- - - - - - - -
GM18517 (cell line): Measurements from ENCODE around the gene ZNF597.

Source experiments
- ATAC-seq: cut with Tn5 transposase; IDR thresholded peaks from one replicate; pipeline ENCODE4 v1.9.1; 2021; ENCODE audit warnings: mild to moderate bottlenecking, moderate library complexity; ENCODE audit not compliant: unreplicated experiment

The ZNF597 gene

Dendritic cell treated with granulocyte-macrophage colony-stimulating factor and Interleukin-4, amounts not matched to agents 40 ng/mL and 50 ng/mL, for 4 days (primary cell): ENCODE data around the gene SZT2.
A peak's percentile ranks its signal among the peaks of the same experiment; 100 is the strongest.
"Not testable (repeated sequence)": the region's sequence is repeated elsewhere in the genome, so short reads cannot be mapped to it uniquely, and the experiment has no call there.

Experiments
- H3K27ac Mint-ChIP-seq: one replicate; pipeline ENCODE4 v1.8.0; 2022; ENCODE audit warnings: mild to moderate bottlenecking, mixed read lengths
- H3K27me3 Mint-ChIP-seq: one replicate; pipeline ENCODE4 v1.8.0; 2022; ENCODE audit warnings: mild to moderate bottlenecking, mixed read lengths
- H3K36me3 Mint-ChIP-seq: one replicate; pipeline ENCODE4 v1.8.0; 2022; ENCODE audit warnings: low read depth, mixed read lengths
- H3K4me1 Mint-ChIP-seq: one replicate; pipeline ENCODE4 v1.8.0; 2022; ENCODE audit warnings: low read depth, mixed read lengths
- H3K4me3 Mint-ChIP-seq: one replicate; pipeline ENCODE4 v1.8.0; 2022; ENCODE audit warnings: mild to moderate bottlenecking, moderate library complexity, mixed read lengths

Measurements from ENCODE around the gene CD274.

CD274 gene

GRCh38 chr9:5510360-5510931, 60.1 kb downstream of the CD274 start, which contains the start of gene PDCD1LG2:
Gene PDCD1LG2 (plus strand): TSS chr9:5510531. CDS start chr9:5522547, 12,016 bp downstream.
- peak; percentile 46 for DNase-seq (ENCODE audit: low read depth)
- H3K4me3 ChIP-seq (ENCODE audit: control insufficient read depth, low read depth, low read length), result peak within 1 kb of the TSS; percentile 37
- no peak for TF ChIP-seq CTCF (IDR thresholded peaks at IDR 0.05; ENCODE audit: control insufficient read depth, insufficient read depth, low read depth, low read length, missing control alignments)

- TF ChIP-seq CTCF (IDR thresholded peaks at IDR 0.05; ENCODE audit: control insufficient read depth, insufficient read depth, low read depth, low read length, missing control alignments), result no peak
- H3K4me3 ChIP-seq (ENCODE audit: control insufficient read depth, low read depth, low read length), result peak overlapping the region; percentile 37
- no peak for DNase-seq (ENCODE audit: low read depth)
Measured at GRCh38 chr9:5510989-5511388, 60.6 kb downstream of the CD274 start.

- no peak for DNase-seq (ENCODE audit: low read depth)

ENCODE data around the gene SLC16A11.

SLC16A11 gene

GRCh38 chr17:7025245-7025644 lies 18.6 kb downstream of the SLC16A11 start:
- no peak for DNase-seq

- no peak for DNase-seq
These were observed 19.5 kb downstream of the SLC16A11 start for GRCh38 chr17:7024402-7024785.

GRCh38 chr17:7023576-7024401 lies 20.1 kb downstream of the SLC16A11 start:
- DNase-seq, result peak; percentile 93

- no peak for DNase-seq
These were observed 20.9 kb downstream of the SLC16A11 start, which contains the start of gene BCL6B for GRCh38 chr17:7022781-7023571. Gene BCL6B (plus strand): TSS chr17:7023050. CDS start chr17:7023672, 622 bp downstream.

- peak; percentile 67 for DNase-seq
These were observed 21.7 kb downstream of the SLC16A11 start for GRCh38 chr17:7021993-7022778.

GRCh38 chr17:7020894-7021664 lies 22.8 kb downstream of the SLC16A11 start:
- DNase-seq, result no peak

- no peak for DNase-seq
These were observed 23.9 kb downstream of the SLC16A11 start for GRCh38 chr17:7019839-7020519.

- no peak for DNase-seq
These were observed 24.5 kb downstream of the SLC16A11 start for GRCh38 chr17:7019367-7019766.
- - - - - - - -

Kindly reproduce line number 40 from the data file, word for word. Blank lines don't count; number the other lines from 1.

- no peak for DNase-seq